In the beginning, there were iOS, Android, and the Web. Entirely separate platforms that had to be developed as such.
Then, along came Xamarin. Developers could write iOS and Android apps using a single codebase, but we were still on our own for Web development.
Now, Uno has emerged. Building on top of Xamarin, it gives us the power to write iOS, Android, Web, and even UWP applications using shared logic and UI!
What does this mean?
If you have any experience building a mobile app and a subsequent web app, you have essentially had to build both separately, potentially sharing data through an API.
Before Xamarin, you would even have had to build iOS and Android apps separately using different languages (Swift/Objective-C and Java/Kotlin respectively). Uno introduces a way to build for iOS, Android, Web, and UWP using shared logic and UI.
This is huge.
Sharing logic between platforms has been the “easy” part for
developers. Sharing UI, however, has been difficult. There is a huge
difference between the interfaces of Android and iOS, and an even
larger difference between web and mobile.
Xamarin.Forms allows us to
share interfaces for Android and iOS but we were still on our own for
Uno enables you to write the interface once, then, using native controls, deploy native look and feel to each of your platforms. This means, you can use the same code for a button on each platform, and users will see the native button for that platform.
How does it work?
The Uno Platform works differently depending on what you’re building.
The platform specific UI is created by taking the visual tree (the
structure of visual objects as defined by the
Visual base class) and
rendering into what the platform supports:
- iOS - UI Kit
- Android - ViewGroups and Views
- Web - Native controls
The logic is also deployed differently for each platform.
When building a UWP app, Uno runs on top of UWP and WinUI. When building Android and iOS apps, Uno runs on top of the Xamarin Native Stack. Finally, when you’re building a web app, Uno runs on top of WebAssembly. The mobile apps and web apps all run with the Mono runtime. When it all comes together, it looks a little like this:
Well this looks nice, but what’s really happening under the hood?
Let’s break it down:
Android and iOS
- You write your C# and XAML code in Visual Studio.
- Uno takes the code and lets you add any Xamarin specific libraries or tools.
- Mono runtime executes the C# code.
This process is essentially the same as regular Xamarin. The big difference between Xamarin and Uno comes with the ability to run the same UI on the Web.
- You reuse both your mobile app logic and UI.
- The Mono runtime then executes the code.
- You reuse both your mobile app / Web Assembly logic and UI.
- Your code is run through the Windows UI which does not need the Mono runtime to execute.
The big difference here is that UWP apps already have the Windows namespaces and do not need to reference the Uno UI. The benefit Uno provides here is the ability to reuse the mobile and web code you’ve already written.
Now that we have an idea of how this beauty works, let’s write some code!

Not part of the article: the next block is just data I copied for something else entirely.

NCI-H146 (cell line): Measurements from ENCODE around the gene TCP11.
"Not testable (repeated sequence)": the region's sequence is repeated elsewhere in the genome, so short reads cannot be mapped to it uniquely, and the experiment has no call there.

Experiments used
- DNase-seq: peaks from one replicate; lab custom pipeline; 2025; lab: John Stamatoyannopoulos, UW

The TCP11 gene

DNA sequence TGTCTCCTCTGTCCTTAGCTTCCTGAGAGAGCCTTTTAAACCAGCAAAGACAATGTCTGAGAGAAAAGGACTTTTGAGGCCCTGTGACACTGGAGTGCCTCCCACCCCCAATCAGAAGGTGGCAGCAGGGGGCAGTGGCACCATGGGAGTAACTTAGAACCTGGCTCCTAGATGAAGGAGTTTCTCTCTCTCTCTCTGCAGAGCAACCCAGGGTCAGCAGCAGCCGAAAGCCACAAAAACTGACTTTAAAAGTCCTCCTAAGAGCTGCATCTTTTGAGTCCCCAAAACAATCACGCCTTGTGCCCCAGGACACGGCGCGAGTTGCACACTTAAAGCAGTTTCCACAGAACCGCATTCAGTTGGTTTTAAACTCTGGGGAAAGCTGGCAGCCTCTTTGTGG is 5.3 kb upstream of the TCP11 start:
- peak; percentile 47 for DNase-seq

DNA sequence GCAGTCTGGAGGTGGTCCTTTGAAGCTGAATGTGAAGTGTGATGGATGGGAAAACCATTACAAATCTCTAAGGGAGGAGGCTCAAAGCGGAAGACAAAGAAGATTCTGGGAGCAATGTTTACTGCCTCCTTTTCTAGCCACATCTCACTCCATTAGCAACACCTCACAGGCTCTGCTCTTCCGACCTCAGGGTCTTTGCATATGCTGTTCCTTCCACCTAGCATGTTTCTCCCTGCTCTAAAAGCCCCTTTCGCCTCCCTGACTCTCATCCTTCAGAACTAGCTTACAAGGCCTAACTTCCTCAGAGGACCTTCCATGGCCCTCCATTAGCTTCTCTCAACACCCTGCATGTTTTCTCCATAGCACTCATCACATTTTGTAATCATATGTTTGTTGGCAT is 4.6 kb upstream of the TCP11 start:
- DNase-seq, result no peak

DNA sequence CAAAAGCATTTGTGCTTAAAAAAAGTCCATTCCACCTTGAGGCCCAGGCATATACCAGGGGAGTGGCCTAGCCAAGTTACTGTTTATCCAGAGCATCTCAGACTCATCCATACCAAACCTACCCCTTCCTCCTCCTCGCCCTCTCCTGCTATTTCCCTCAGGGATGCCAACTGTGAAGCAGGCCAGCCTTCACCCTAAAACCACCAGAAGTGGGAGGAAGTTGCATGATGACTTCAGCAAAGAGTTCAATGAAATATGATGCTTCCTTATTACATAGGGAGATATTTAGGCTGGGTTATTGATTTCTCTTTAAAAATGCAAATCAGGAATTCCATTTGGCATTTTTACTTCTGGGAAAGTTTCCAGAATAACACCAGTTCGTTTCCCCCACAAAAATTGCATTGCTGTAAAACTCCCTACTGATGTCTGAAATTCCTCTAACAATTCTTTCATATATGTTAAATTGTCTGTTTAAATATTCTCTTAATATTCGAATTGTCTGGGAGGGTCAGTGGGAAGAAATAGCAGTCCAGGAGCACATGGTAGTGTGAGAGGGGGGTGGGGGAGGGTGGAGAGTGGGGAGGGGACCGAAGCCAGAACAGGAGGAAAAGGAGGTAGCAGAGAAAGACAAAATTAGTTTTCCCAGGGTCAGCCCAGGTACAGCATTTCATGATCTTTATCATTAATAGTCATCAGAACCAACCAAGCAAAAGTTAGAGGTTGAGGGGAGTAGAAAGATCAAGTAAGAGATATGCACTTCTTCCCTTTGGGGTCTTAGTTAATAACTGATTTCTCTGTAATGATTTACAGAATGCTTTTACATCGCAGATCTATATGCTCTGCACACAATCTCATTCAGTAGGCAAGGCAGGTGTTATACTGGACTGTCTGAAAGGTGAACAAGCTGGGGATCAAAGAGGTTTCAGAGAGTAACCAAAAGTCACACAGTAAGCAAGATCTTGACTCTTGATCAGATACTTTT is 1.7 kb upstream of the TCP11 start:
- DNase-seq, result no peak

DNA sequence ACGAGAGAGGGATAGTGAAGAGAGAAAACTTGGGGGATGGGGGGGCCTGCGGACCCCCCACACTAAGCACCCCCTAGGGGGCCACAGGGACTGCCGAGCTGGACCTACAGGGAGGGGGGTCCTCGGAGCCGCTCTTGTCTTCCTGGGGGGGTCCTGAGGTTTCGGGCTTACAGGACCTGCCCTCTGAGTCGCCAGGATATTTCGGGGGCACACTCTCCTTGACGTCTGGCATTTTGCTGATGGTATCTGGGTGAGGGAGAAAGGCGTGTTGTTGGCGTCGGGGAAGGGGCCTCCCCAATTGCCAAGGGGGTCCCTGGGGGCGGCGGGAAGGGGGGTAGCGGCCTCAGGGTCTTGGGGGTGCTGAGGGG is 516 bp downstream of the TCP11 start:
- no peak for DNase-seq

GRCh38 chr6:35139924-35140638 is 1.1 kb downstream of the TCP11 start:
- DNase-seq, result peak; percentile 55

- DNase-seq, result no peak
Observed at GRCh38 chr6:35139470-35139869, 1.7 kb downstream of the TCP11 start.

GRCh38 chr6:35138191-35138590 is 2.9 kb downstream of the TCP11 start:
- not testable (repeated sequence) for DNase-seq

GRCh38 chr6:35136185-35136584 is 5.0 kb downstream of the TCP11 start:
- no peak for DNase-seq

To get started with Uno, follow their instructions
When you create your Uno solution in Visual Studio, there is a similar
feel to a
Xamarin.Forms solution. Here is a look at the projects that
As you would see in a
Xamarin.Forms solution, there are separate
projects for each platform and a single shared project. The Droid,
iOS, UWP, and WASM projects are all the same as if you had created a
blank app for each. The only difference being a reference to the Uno
UI. The magic happens in the Shared project.
Similar to the Shared project in
Xamarin.Forms, the Uno shared project is where you
will write all your shared logic and UI. Uno provides support for the
MVVM pattern, which many developers are familiar and comfortable with.
So, what does a finished product look like?
Here are examples from each of the four platforms using the example “TODOS” app provided by Uno.
These projects all use logic and UI from the shared project. Code once, four apps.
Let’s talk debugging.
Debugging in Uno can be a bit different depending on which platform you are trying to debug.
- Android and iOS - For mobile, you will use the same Mono debugger you are used to using in Visual Studio, with access to all your favorite breakpoints, value changes, etc.
- Web - Currently there is only support for chromium debugging, which means Chrome and Edge.
- UWP - Here, the tooling comes from .NET studios which is not as efficient with the mono runtime.
Want to try out Uno but don’t want to go through the steps to get set up through Visual Studio?
Then checkout their playground!
The Uno Playground is a fun and easy way to look at how different items render on different platforms. They make it quick and easy to try out new styles. This is a great tool for beginners and tutorials.
What future features can we look forward to?
- Support for MacOS or Linux
- More features from UWP API
- Support for smart watches
The true beauty of Uno is that it encompasses what we as developers should all be striving to achieve - building on each others’ accomplishments. We don’t need to re-create the wheel. Real innovation happens when you stand on the shoulders of giants and we all move upwards.